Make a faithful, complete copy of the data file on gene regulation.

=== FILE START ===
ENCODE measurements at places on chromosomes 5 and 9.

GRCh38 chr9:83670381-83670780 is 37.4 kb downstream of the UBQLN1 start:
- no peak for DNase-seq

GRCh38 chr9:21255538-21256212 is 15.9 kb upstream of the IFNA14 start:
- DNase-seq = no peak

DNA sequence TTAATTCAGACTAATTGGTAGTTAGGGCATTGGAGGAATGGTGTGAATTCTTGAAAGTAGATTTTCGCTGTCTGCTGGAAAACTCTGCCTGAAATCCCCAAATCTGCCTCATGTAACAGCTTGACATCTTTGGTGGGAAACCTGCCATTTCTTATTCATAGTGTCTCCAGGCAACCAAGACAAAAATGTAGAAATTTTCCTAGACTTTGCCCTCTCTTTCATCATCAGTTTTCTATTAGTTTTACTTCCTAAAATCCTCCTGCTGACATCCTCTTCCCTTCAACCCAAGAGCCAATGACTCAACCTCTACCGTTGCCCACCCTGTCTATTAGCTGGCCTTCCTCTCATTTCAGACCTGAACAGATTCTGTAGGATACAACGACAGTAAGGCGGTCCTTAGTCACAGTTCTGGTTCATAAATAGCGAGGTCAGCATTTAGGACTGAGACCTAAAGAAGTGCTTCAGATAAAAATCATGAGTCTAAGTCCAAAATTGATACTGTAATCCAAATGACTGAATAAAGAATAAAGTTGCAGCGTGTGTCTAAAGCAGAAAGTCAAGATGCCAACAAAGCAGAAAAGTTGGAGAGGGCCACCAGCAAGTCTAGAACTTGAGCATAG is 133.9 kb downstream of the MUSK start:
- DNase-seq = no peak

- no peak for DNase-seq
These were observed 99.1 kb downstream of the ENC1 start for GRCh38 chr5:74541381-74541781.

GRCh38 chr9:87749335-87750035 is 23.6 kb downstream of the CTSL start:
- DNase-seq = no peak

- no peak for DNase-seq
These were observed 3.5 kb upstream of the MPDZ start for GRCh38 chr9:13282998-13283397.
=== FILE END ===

ENCODE measurements at places on chromosomes 5 and 9.

GRCh38 chr9:83670381-83670780 is 37.4 kb downstream of the UBQLN1 start:
- no peak for DNase-seq

GRCh38 chr9:21255538-21256212 is 15.9 kb upstream of the IFNA14 start:
- DNase-seq = no peak

DNA sequence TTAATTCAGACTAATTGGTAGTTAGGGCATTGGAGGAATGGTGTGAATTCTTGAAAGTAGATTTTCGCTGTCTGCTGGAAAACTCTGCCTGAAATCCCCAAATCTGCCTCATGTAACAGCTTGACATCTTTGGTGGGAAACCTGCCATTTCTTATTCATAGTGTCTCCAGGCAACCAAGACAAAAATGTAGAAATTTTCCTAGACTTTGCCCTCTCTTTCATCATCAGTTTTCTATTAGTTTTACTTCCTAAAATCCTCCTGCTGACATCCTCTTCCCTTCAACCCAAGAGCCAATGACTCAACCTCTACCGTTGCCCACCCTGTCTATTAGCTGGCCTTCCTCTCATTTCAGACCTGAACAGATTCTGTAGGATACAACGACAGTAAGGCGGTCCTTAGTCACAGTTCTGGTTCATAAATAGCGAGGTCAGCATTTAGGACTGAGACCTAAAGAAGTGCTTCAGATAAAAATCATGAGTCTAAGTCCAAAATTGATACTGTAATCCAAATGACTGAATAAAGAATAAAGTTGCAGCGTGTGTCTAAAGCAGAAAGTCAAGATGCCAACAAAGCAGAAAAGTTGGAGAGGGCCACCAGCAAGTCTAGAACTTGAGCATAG is 133.9 kb downstream of the MUSK start:
- DNase-seq = no peak

- no peak for DNase-seq
These were observed 99.1 kb downstream of the ENC1 start for GRCh38 chr5:74541381-74541781.

GRCh38 chr9:87749335-87750035 is 23.6 kb downstream of the CTSL start:
- DNase-seq = no peak

- no peak for DNase-seq
These were observed 3.5 kb upstream of the MPDZ start for GRCh38 chr9:13282998-13283397.